- Use gender-neutral language in policies, benefits packages, signage, and communications. This includes using gender neutral pronouns like “they” instead of “he/she” to ensure that individuals who identity as non-binary, fluid, or not with “he/she” are represented. It also includes referring to individuals with caregiving responsibility as “caregivers” rather than “parents,” and relationships with “partners” to challenge norms around relationship and family structures. Physical workspaces should include gender-neutral washrooms and signage.
- Beyond language, ensure that benefits packages, dress codes, and policies themselves provide coverage for LGBTQ2IA+ employees (caregiver policies, coverage for transition costs, etc.).
5. Combat instances of discrimination based on gender identity, gender expression, and sexual orientation before, during, and after they occur.
- Provide education on inequalities facing the LGBTQ2IA+ community, inclusive leadership, anti-harassment, and the organization’s policies. This helps to prevent and mitigate harm due to homophobia, transphobia, and biphobia from occurring through education.
- Additionally, recognize that instances of discrimination historically have and still do occur. Prioritize the safety and support for LGBTQ2IA+ employees in instances of discrimination. Allies should be trained in challenging instances of discrimination, and reporting and investigation mechanisms should be clearly outlined. Provide multiple options of safe spaces (e.g. ERGs, specific individuals) to raise concerns, and outline specific organizational roles, responsibilities, and timelines for addressing concerns. For example, in Ontario, Canada, the Ontario Human Rights Commission provides policy guidelines for preventing sexual and gender-based harassment.
Beyond the organizational level, we invite every individual to take action now. Use this day as a reminder to be the change you want to see. Do not just say “Happy International Day Against Homophobia, Transphobia, and Biphobia” to those you assume identify as such; unless expressly welcomed by the individual, that can be problematic and make people feel uncomfortable. Instead show your commitment to being inclusive and an ally in this world by showing respect for those who may suffer on their own – a great first step is seeking out opportunities to learn and grow. Additionally, listen first and consider others’ lived experiences may differ from your own. Try not to speak with only your lived experience in mind, and when speaking about your experience, use “I” statements. It’s when that mindset shift takes place on an individual level, we can see the systemic shift to being inclusive as a society, in our personal lives, and at work – and this is only the beginning of our DEI journey!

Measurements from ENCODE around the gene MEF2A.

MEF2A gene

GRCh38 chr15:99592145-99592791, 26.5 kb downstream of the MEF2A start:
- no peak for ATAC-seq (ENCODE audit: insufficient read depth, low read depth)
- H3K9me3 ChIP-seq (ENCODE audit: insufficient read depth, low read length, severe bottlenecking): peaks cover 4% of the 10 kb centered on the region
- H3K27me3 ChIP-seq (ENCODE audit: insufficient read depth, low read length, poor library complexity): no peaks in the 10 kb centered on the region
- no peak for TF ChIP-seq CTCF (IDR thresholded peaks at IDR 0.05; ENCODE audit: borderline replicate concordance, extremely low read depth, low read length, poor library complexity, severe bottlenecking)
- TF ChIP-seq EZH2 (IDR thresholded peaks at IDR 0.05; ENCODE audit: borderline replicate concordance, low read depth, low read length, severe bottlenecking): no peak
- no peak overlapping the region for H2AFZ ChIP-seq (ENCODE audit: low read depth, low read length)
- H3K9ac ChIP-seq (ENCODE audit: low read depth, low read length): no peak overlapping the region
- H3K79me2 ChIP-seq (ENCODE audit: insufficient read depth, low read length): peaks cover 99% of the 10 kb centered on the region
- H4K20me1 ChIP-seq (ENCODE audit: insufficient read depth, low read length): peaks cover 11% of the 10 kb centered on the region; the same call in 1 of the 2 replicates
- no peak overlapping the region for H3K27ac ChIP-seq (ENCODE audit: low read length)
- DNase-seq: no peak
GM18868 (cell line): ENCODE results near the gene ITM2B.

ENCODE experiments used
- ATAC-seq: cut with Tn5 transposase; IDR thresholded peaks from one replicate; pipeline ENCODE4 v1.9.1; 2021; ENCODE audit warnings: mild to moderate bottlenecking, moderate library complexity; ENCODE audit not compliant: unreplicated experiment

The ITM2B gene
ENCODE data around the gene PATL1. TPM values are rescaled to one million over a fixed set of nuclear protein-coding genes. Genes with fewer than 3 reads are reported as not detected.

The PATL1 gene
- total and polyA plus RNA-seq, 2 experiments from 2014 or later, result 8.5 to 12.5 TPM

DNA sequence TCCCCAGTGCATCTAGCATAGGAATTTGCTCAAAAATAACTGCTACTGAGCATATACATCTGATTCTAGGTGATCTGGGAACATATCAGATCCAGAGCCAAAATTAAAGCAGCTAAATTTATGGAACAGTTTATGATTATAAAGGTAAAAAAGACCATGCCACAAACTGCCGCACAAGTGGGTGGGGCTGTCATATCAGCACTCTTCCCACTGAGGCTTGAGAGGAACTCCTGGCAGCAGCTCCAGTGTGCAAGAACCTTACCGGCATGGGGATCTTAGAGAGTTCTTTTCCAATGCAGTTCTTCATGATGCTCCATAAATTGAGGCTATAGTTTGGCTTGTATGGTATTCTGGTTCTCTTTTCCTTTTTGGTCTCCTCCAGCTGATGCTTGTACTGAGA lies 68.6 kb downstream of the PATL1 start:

To learn more about how McLean & Company can partner with you on your DEI journey, please visit our DEI Resource Center or contact Jon Campbell at email@example.com.
By Jonathan Jackson and Elysca Fernandes
- Bailinson, P., et al. “LGBTQ+ voices: Learning from lived experiences.” McKinsey Quarterly, 25 June 2020. Accessed April 2021.
- Dupreelle, P., et al. “A New LGBTQ Workforce Has Arrived—Inclusive Cultures Must Follow.” BCG, 23 June 2020. Accessed April 2021.
- Grenier, A. and J. Hixson-Vulpe. “Beyond Diversity: An LGBT Best Practice Guide for Employers.” Great Place to Work and Pride at Work Canada, 2017. Accessed April 2021.
- Hixson-Vulpe, J. “Creating Authentic Spaces: A Gender Identity and Gender Expression Toolkit.” The519, 2017. Accessed April 2021.
- “Policy on preventing sexual and gender-based harassment.” Ontario Human Rights Commission, May 2013. Accessed April 2021.